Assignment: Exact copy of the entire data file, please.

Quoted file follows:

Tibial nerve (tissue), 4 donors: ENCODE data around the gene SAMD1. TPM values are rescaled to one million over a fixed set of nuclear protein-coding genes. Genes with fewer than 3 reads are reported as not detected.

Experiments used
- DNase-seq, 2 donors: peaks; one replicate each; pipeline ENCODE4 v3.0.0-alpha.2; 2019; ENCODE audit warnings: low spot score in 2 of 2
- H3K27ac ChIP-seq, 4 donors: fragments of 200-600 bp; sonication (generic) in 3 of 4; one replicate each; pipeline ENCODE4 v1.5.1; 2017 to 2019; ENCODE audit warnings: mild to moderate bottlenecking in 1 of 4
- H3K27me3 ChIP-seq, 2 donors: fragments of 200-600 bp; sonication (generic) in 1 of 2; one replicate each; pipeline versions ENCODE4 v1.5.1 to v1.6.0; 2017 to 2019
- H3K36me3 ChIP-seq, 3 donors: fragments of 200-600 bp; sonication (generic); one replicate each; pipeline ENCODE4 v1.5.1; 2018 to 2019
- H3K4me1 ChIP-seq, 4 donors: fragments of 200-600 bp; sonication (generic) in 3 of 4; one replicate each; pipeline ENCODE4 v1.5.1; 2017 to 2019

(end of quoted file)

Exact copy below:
Tibial nerve (tissue), 4 donors: ENCODE data around the gene SAMD1. TPM values are rescaled to one million over a fixed set of nuclear protein-coding genes. Genes with fewer than 3 reads are reported as not detected.

Experiments used
- DNase-seq, 2 donors: peaks; one replicate each; pipeline ENCODE4 v3.0.0-alpha.2; 2019; ENCODE audit warnings: low spot score in 2 of 2
- H3K27ac ChIP-seq, 4 donors: fragments of 200-600 bp; sonication (generic) in 3 of 4; one replicate each; pipeline ENCODE4 v1.5.1; 2017 to 2019; ENCODE audit warnings: mild to moderate bottlenecking in 1 of 4
- H3K27me3 ChIP-seq, 2 donors: fragments of 200-600 bp; sonication (generic) in 1 of 2; one replicate each; pipeline versions ENCODE4 v1.5.1 to v1.6.0; 2017 to 2019
- H3K36me3 ChIP-seq, 3 donors: fragments of 200-600 bp; sonication (generic); one replicate each; pipeline ENCODE4 v1.5.1; 2018 to 2019
- H3K4me1 ChIP-seq, 4 donors: fragments of 200-600 bp; sonication (generic) in 3 of 4; one replicate each; pipeline ENCODE4 v1.5.1; 2017 to 2019